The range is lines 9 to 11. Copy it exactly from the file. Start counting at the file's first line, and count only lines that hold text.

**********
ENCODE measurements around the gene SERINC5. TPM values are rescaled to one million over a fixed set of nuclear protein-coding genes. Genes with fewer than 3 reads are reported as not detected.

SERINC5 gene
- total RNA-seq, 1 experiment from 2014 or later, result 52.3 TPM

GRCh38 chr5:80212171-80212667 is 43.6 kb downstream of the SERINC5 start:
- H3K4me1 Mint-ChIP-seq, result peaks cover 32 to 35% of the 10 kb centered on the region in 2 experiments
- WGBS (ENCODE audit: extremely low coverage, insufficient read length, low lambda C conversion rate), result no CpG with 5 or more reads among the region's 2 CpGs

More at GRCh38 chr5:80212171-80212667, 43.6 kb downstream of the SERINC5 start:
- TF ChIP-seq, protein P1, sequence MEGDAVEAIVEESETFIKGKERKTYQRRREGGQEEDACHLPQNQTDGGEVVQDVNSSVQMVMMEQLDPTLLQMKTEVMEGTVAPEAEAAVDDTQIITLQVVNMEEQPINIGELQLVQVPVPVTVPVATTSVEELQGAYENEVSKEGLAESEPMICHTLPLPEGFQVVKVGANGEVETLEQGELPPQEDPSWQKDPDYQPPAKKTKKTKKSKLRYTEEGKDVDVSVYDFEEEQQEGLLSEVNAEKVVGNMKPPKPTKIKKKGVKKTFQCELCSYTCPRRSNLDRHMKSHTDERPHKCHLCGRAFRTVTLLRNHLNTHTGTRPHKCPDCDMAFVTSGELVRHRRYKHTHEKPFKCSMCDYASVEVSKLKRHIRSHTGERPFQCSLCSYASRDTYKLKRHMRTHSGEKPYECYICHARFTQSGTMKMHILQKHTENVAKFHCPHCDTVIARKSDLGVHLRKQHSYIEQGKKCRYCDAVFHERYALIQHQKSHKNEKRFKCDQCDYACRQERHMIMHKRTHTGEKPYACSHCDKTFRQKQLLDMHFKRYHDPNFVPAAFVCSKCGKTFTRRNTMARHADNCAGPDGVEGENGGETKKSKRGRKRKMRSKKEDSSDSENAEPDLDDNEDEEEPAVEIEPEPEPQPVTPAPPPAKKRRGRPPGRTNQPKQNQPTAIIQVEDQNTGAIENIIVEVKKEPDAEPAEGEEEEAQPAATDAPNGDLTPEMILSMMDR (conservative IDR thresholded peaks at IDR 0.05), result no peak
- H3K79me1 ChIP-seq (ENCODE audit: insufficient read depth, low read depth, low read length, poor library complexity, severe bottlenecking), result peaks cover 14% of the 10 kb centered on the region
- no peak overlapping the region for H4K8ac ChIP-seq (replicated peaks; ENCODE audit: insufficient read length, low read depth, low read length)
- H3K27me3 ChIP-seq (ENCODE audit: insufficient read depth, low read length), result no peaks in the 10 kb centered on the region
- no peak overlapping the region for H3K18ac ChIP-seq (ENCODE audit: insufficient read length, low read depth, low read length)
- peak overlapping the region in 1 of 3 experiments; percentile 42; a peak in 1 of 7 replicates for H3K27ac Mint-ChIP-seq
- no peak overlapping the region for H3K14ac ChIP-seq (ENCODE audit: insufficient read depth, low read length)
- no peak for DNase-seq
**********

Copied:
- H3K79me1 ChIP-seq (ENCODE audit: insufficient read depth, low read depth, low read length, poor library complexity, severe bottlenecking), result peaks cover 14% of the 10 kb centered on the region
- no peak overlapping the region for H4K8ac ChIP-seq (replicated peaks; ENCODE audit: insufficient read length, low read depth, low read length)
- H3K27me3 ChIP-seq (ENCODE audit: insufficient read depth, low read length), result no peaks in the 10 kb centered on the region